Judy Haiven on today’s National Day of Remembrance and Action on Violence against Women in Canada. “How far have we come in 28 years? Here are some facts.”
Yesterday we published Judy Haiven’s take on the Halifax Explosion, arguing that in essence a war crime occurred, today Tony Seed makes a similar case in this well-researched article. “The tragedy of the Halifax Explosion, the subsequent Naval Magazine explosion of July 1945 and other preventable incidents since then shows that the granting of military-naval concessions and other privileges to the superpowers and their naval fleets represent nothing but great danger to the democratic right of the people to live in peace and to their freedom.”
New contributor Jackie Davis attended yesterday’s silent auction/ fundraiser in support of the Alton Gas river protectors. Here is her report.
Judy Haiven on why the many context-free commemorative events of the Halifax Explosion centenary are missing an important point: There was no military justification for the presence of a ship loaded with 5.8 million pounds of TNT in our harbour. The Halifax Explosion was a war crime, and innocent women, men and children paid an awful price.
Forest loss in Nova Scotia continues unabated, but exactly how much and where often is based on anecdotal evidence. What most people don’t know is that there’s an app for that.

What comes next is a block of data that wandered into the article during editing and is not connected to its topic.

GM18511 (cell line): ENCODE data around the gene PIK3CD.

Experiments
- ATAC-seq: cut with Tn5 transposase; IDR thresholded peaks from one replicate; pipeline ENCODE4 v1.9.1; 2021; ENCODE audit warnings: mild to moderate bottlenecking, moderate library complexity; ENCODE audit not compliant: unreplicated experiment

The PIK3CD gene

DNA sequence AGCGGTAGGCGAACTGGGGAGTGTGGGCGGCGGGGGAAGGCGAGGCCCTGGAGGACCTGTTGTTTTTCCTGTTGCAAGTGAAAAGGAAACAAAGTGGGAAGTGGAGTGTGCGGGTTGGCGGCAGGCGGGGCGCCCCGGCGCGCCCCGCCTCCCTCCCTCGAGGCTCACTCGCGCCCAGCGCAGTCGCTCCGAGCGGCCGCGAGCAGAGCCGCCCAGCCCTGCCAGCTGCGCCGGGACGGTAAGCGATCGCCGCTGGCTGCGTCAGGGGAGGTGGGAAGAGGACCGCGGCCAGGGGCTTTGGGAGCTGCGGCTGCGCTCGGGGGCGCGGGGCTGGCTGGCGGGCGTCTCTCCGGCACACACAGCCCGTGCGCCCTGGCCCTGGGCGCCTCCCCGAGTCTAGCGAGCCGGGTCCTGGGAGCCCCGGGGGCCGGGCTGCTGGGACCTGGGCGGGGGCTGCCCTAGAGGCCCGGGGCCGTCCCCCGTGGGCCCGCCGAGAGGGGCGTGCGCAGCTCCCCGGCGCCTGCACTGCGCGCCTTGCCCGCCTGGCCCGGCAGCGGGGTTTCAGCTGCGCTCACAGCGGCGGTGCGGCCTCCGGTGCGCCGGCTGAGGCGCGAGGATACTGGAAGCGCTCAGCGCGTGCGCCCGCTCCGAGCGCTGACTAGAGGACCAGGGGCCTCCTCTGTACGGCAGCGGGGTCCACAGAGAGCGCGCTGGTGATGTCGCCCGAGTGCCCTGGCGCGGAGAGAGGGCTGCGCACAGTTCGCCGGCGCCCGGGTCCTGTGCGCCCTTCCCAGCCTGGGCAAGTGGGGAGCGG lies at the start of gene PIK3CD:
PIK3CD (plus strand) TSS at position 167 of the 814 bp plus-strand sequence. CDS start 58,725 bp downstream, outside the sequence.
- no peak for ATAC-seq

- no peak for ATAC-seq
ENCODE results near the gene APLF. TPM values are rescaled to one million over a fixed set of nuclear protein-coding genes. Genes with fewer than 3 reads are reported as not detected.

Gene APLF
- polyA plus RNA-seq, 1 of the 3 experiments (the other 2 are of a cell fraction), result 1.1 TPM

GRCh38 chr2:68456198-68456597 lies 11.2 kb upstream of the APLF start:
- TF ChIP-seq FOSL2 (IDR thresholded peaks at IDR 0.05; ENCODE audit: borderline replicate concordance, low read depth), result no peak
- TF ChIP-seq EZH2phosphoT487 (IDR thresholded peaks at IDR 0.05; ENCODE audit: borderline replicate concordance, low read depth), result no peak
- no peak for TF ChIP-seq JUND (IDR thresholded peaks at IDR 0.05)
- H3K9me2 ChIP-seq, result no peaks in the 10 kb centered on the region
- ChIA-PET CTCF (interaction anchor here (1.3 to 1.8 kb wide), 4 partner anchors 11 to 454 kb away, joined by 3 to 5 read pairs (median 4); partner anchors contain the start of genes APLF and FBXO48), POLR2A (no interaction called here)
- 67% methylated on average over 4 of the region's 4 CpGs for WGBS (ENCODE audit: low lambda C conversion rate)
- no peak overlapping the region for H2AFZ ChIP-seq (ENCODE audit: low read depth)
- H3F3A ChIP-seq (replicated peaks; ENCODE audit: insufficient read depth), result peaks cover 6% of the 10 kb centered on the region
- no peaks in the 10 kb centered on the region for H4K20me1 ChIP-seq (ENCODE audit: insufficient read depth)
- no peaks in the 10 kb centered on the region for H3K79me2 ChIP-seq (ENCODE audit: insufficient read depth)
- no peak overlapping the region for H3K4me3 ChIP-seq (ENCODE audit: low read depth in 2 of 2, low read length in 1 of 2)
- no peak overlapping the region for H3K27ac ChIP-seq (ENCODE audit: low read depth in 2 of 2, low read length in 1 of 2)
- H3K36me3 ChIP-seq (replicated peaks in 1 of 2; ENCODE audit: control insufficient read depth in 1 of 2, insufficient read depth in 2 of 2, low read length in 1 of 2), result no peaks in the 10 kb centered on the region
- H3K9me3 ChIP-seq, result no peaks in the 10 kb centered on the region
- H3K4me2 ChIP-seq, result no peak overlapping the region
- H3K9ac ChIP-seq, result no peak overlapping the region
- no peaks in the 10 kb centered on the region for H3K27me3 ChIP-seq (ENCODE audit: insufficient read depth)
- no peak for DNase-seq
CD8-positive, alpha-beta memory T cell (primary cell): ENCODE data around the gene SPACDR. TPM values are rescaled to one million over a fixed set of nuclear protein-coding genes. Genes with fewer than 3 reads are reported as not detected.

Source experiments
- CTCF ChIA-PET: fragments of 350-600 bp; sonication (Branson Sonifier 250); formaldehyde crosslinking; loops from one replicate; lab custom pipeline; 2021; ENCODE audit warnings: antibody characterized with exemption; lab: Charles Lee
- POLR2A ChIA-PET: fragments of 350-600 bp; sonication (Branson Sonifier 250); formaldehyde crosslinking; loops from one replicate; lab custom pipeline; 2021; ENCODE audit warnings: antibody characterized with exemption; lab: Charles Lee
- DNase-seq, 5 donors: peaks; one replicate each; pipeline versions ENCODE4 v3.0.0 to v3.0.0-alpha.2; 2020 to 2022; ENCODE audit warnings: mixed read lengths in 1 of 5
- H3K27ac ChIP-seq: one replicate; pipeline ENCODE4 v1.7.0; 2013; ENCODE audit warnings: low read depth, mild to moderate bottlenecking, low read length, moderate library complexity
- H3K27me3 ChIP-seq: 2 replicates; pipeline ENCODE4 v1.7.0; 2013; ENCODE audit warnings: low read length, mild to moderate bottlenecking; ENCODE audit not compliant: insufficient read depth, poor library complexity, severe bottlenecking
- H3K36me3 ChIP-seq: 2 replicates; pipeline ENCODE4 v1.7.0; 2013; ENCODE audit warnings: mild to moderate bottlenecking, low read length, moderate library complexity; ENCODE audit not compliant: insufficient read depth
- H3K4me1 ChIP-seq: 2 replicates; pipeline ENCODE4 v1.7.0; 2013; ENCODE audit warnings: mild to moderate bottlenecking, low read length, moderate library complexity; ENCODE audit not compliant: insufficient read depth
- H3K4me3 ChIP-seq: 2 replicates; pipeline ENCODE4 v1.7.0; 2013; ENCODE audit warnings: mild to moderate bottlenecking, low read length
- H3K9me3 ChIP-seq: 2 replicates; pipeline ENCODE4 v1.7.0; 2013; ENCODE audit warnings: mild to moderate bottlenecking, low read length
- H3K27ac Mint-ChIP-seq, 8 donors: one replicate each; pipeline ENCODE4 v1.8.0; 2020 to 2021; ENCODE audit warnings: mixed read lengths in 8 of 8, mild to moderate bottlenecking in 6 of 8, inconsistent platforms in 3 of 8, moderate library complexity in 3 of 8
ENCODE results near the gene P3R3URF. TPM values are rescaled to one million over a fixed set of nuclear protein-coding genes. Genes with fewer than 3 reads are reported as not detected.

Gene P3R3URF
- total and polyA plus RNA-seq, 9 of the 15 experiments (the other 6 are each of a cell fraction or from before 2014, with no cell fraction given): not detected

This weekend we offer a double bill of weekend videos. A guided walk through Point Pleasant Park in Halifax by Tuma Young, who shows some of the traditional Mi’kmaq medicines there for the picking. Then we turn up the sweetness level all the way to 11 in a video produced by a very young Mya Denny, as she hangs out with her grandfather Joel Denny while he gathers medicine in the woods,
The headline says it all. Another 2016 census story, this time about unemployment and poverty among African Nova Scotians. The numbers are bad, much worse in fact than almost anywhere else in Canada.
Today’s news release by Divest Dal after the campout and after addressing the Dalhousie board of governors calling on them to revisit fossil fuel divestment.
Neoliberalism is a word you may well have heard at a rally or read in a newspaper, but what does it mean? Frequent contributor Alex Kronstein on all you ever wanted to know about neoliberalism but were afraid to ask. Turns out you knew its meaning all along.
The Canada Mortage and Housing Corp. published its annual rent survey, and the news for Nova Scotia and Halifax renters isn’t very good. Rents went up, vacancy rates went down. In Halifax vacancy rates haven’t been as low since 2003.